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HANOI — Yoshikatsu Kawaguchi saved two penalties as defending champion Japan beat Australia in a dramatic shootout to advance to the Asian Cup semifinals on Saturday evening, after the game had finished 1-1 after extra time.

News photoJapan midfielder Kengo Nakamura looks for a chance to shoot as Australia goalkeeper Mark Schwarzer gets
in position to defend during the second half of the Asian Cup quarterfinal game in Hanoi on Saturday.
KYODO PHOTO

Central defender Yuji Nakazawa scored the decisive penalty after Jubilo Iwata ‘keeper Kawaguchi saved from Harry Kewell and Lucas Neill to spark wild celebrations among the Japan players and spectators.

“I was relaxed when kicked the goal because Kawaguchi already saved twice,” Nakazawa said after Japan had a 4-3 edge on PKs.

In normal time, Naohiro Takahara had equalized following John Aloisi’s second-half opener.

The Japanese, looking for a third straight Asian title, were utterly dominant for most of the proceedings at Hanoi’s furnace-like My Dinh Stadium, with only flashes of inspiration from the Aussies. Substitute Kewell was the provider for the most lethal of those on 69 minutes when the Liverpool midfielder’s corner evaded everyone and Aloisi stole in at the far post ahead of Seiichiro Maki to score in off the bar.

The response was almost immediate. Shunsuke Nakamura found himself in acres of space on the left and scooped in a deep cross to Maki, who climbed well to head back across goal. The ball should have been dealt with by ‘keeper Mark Schwarzer or Mark Milligan, but the defender mis-hit the clearance to Takahara, who brilliantly turned the defender and placed the ball in off the left post on 72 minutes.

Ivica Osim belied his years and was off the bench like lightning, first in celebration and then to cajole his charges as Japan wrestled back control. The game completely turned on its head moments later when Vincenzo Grella was sent off for a dangerous challenge on Takahara, the Italy-based midfielder’s flailing arm catching the Germany-based forward in the face.

The game had always been there for the taking — but now even more so.

But, for all their possession the goal wouldn’t come. In the second period of extra time — the Aussies dead on their feet — Yasuhito Endo went close with an audacious lob, substitute Hisato Sato ballooned over, before Schwarzer astonishingly saved Shunsuke Nakamura’s whites-of-the-eyes range shot right at the death.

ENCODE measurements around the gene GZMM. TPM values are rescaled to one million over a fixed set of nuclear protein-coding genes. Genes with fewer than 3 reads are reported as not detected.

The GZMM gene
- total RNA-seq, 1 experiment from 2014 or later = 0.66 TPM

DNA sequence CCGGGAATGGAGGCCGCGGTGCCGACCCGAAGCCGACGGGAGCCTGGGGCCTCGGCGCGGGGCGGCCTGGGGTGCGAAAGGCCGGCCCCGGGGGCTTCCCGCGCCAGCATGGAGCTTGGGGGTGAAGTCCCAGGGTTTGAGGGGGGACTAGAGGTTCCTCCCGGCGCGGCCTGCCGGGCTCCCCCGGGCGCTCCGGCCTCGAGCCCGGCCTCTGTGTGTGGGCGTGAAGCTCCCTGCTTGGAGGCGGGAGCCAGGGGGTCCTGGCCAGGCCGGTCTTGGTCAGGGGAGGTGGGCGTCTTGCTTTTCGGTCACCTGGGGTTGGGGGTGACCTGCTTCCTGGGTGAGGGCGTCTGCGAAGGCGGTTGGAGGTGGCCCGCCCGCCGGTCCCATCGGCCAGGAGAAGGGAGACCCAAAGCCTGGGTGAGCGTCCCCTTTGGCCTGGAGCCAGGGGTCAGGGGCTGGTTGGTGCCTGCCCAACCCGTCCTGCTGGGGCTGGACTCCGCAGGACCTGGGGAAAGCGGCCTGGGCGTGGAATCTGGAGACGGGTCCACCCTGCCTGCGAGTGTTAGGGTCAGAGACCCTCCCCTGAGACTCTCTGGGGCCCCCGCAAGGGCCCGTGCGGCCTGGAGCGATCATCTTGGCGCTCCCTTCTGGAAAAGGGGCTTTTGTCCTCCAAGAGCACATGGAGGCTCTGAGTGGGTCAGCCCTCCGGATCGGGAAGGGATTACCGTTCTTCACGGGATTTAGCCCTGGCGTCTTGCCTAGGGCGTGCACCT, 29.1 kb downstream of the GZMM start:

Penalties it was.

“I make it the rule that I don’t watch the PK on the field,” Osim said. “I have a reputation as bad luck for my team’s PK. PK relies on the luck.”

The coach added: “Japan controlled the match well. Australia showed some good plays but overall Japan maintained the initiative of the match.” After the match, Takahara detailed his equalizer this way: “We had some success on cheating Australian players on kick feints in the match. I tried one and it went well.”

And now Takahara and Japan will play Saudi Arabia or Uzbekistan in the Hanoi semifinal set for Wednesday. The Saudi-Uzbek quarterfinal is Sunday at Jakarta’s Gelora Bung Karno Stadium — also the scene of the July 29 final.

With the temperature tipping the scales at a broiling 33 degrees, it was of no surprise the first half was conducted at something approaching training-ground pace, the Aussies happy to allow Japan to languidly pass the ball around for much of it.

Apart from an early shot from Mark Viduka — looking dangerous but well shackled by the imperious Yuki Abe — the early chances belonged to Japan, not that it had a lot more to show for its possession. Maki went close with a near-post header and Yasuhito Endo hit a weak volley. Shunsuke Nakamura created both, the Celtic playmaker effortlessly and elegantly conducting proceedings.

He had able assistance as Japan controlled the midfield. Kengo Nakamura was spraying passes around with the seemingly blithe insouciance of his namesake, while Keita Suzuki took care of the dirty work as he snapped at Aussie heels all around. Only Endo looked a little out of sorts.

Kengo Nakamura definitely had a swagger about him. A minute into the second half, he very nearly put Japan ahead as he turned on the edge of the area to get away a shot that Schwarzer did well to get down to and tip away.

Tiredness was now creeping in to the players’ legs and the game ebbed and flowed for a while as a result.

Mistakes, too, began to appear.

Schwarzer spilled a Takahara shot that should have been punished.

Man-mountain Viduka was the first to be sacrificed on the hour mark, the Newcastle United striker hounded to the point of substitution by Abe. Fellow Premier League star Kewell came on as replacement to the delight of parts of a sizeable crowd — his club Liverpool is popular in these parts — and almost immediately got booked for diving. But he was the catalyst for the heart-stopping action that was to follow.

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